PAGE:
Developer: Clouds Rider
Price: FREE
Version Reviewed: 1.0.0
App Reviewed on: iPad 2/iPhone 4S

Graphics / Sound Rating: ★★½☆☆
Gameplay Rating: ★★☆☆☆
Playtime Rating: ★★★☆☆
Replay Value Rating: ★★★☆☆

Overall Rating: ★★½☆☆

It’s 2014. I think we can safely say that neither zombies, nor “retro”-style pixel graphics alone are enough to draw the interest of the average consumer anymore. It’s shifted from novel territory firmly into the Overused Styles and Tropes Archive a few years back. That’s not to say that good things can’t come about from using these elements, but it hasn’t meant an instant slam dunk in quite a while now. So it’s no real surprise that Zombit feels a bit dated as a concept before we even get into the meat of the game.

ZombitZombit“Meat” is actually pushing it a bit, as both Zombit’s premise and gameplay are about as paper-thin as it gets. A lone pixelated survivor, a crossbow, and the power of prayer are all that stand against the hungry hordes. I should probably also mention that apparently this survivor’s legs don’t work – what else would explain why he stands in one place, allowing himself to get surrounded on all sides? And as if that weren’t already bad enough, he only has a lone crossbow bolt with which to dispatch his rotting assailants. Yeah, it’s not looking good.

Gameplay could not be more simple. Tap a zombie to shoot it. Tap its spinning, skewered head to recover your ammo. Lather. Rinse. Repeat. Also, apparently this bolt is made out of superballs or perhaps some Flubber-like compound, as these zombie heads will go spinning all over the place before coming to rest. The good part? Any zombies the head hits along its path will be temporarily stunned, buying players a precious few moments to push back their inevitable demise. And that’s really about it.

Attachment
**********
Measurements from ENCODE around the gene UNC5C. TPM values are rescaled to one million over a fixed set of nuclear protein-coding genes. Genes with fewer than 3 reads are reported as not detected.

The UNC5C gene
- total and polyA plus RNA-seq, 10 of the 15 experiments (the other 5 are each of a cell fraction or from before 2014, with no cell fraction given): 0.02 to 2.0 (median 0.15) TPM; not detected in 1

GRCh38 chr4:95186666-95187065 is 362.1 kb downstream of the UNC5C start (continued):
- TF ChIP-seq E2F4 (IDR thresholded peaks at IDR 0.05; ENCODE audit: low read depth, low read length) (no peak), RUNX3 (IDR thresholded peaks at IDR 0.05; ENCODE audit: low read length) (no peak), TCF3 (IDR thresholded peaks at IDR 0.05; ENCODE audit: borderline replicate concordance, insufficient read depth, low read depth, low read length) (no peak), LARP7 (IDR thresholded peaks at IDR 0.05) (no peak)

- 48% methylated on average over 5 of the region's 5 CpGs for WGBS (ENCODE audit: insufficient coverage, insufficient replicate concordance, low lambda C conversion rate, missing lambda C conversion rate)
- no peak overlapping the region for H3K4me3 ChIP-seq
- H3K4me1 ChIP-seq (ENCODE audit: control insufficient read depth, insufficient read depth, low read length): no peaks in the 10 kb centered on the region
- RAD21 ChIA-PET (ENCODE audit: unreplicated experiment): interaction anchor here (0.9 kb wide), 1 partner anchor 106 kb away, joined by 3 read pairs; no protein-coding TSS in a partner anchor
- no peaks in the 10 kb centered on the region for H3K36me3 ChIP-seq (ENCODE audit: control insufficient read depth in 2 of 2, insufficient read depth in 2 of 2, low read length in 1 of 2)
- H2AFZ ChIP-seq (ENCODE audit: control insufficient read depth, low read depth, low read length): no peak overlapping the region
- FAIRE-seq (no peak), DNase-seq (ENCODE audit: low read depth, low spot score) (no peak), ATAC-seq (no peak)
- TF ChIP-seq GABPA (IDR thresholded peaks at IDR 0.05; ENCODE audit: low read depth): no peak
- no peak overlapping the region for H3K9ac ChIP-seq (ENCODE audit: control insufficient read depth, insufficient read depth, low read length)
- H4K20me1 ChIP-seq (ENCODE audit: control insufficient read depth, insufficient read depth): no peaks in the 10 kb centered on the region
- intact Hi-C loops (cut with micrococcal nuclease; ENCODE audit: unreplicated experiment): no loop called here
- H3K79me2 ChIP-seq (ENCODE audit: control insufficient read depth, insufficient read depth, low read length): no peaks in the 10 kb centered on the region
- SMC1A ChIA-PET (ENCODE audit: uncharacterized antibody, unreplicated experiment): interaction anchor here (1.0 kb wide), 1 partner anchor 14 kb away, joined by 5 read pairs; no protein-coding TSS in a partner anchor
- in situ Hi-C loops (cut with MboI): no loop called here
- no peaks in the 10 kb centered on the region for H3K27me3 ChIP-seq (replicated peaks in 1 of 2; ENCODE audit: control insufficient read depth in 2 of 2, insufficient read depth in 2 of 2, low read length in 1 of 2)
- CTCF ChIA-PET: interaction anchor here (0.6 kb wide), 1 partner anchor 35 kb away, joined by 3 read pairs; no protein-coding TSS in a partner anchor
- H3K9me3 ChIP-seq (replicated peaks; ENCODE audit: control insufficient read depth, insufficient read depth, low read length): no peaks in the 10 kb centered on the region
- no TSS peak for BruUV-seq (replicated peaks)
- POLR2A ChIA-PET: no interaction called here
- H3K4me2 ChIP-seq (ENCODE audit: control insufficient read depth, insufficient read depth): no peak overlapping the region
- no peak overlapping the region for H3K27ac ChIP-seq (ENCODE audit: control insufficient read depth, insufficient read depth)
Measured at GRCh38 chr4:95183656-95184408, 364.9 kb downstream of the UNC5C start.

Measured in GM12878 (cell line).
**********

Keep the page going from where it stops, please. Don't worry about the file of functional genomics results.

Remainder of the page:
ZombitZombitWell I suppose there’s a touch more in that, periodically, players will be implored to rapidly tap the screen to “pray,” which stuns all on-screen zombies in a flash of (presumably?) holy light upon completion. But THAT is pretty much it. Once you’re armed with this knowledge, it’s really just a matter of seeing how many dozens of shamblers you can take down before you become their next meal.

Only the most dedicated score chasers, bit-freaks, or zombie game hoarders are going to be compelled to spend more than a few minutes with Zombit. It’s not that it’s an inherently bad game or anything; it’s just kind of dull after the novelty wears off. The sound effects are decent enough, so I suppose there’s that. And it IS free, so you’re not out anything by downloading it and taking a look. It really just feels a bit more like a student project rather than anything polished and professional.

Games don’t require complexity or flashy visuals to be compelling in the least, but they do need more of a hook than “Hey, guys! Zombies!” That worked in 2008. Not so much with Zombit.

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